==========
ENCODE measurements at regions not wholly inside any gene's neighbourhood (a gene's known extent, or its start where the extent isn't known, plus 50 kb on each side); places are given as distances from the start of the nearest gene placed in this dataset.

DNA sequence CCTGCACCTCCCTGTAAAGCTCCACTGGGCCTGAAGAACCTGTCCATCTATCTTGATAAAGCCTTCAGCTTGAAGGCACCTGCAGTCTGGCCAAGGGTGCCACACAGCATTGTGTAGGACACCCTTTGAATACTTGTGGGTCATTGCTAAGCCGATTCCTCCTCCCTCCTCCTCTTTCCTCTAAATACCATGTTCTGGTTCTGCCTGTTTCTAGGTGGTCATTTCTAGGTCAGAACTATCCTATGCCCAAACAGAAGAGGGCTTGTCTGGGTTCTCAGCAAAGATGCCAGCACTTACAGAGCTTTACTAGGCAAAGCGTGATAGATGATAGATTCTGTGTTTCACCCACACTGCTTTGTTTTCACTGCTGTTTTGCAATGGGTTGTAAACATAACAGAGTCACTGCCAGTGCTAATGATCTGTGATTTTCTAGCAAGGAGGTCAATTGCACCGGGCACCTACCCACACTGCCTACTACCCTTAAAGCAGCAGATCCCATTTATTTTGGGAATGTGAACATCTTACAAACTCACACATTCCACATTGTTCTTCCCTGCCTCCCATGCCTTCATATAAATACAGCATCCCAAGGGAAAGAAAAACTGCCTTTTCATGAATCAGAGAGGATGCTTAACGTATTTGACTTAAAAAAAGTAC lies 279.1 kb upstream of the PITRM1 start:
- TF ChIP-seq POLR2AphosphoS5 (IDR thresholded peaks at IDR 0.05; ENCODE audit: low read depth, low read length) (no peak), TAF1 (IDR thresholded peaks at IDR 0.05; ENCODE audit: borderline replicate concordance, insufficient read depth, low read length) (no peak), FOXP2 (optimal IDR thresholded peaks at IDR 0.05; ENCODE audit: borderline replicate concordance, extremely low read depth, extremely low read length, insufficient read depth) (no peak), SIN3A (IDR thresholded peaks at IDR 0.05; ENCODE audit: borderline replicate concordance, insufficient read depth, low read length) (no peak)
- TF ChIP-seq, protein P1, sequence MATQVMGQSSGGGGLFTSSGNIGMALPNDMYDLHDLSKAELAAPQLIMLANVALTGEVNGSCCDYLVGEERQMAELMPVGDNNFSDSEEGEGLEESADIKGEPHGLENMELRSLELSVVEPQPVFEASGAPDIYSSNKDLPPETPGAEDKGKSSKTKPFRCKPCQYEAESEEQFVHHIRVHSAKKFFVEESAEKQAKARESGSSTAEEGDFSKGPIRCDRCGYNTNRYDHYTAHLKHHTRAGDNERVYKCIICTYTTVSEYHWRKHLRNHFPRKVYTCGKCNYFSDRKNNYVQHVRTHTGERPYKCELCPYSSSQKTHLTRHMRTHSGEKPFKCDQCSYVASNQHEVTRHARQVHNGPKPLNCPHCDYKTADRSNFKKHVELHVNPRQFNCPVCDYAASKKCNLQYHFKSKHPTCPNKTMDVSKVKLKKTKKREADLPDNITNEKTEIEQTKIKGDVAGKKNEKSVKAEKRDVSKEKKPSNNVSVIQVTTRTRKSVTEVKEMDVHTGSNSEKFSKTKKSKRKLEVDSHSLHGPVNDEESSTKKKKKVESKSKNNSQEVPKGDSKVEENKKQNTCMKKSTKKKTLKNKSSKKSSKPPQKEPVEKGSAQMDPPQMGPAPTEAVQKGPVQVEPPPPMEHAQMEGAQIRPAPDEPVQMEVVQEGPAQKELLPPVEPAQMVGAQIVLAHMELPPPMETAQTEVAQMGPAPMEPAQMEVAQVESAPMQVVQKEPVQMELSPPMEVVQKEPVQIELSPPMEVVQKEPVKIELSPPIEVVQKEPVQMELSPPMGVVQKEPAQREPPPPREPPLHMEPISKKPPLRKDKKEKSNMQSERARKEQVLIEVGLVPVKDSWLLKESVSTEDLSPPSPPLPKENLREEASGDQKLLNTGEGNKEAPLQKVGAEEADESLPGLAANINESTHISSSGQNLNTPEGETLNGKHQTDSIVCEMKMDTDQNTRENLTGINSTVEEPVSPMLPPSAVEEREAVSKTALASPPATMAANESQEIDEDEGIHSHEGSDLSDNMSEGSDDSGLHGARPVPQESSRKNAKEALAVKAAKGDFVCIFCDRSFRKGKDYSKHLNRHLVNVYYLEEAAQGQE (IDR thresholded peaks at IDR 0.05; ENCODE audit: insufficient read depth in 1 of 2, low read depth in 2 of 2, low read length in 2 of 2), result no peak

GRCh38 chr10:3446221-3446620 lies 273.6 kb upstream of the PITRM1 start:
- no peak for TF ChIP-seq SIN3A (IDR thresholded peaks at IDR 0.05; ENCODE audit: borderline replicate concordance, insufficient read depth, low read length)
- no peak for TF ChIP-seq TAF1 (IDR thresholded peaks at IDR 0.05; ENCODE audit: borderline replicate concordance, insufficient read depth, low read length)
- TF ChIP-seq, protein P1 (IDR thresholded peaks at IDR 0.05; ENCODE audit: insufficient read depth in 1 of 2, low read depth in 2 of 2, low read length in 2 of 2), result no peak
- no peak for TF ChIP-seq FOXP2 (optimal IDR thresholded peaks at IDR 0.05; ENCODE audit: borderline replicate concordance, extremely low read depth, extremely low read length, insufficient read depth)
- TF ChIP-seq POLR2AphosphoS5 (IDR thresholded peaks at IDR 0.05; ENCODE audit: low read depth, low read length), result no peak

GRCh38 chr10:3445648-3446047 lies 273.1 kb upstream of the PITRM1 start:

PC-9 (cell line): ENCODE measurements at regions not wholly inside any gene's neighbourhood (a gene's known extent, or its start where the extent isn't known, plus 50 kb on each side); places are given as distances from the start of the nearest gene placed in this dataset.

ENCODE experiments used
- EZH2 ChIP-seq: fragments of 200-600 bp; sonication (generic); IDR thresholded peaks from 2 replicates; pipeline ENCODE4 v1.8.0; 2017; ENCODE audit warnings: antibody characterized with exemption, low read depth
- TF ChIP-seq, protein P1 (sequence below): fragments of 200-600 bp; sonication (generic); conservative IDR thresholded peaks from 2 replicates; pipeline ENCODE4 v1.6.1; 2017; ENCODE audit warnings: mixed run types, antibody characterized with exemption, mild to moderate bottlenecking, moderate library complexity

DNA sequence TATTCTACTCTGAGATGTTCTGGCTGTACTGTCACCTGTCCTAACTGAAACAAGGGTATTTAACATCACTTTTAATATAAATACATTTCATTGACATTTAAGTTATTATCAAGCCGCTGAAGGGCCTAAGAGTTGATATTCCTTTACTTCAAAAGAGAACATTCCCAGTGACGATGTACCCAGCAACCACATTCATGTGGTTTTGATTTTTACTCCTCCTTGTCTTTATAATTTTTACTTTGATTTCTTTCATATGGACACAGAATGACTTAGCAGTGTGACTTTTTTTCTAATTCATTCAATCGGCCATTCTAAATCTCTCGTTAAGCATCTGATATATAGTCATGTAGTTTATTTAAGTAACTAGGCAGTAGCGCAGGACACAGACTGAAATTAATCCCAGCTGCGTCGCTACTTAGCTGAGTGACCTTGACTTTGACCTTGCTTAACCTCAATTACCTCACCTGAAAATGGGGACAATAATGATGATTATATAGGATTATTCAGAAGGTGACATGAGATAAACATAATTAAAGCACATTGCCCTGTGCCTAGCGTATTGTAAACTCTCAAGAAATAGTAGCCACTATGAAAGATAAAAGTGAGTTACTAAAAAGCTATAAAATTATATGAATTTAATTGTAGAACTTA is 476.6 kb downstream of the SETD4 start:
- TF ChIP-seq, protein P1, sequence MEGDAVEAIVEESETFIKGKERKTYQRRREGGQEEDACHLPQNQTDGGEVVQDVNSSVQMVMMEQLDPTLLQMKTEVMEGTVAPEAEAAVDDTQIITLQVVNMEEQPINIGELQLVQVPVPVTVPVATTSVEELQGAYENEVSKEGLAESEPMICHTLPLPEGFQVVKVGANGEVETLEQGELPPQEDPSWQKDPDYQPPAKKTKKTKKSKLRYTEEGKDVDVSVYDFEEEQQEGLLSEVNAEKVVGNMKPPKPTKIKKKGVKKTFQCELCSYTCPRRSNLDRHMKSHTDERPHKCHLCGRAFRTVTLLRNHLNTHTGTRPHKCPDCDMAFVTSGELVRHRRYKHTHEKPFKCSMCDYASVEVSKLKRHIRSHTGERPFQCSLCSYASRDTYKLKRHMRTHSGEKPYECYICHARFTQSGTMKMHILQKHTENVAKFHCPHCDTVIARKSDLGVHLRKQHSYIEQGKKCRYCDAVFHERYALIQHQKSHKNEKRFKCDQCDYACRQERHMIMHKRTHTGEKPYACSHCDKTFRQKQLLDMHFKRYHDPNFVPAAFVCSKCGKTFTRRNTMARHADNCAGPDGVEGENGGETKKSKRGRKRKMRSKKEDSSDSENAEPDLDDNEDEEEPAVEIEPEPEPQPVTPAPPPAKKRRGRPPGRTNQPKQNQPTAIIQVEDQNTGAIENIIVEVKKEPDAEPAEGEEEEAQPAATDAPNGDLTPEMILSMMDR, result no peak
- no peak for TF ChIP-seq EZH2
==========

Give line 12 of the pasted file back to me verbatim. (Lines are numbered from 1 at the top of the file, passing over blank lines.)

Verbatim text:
PC-9 (cell line): ENCODE measurements at regions not wholly inside any gene's neighbourhood (a gene's known extent, or its start where the extent isn't known, plus 50 kb on each side); places are given as distances from the start of the nearest gene placed in this dataset.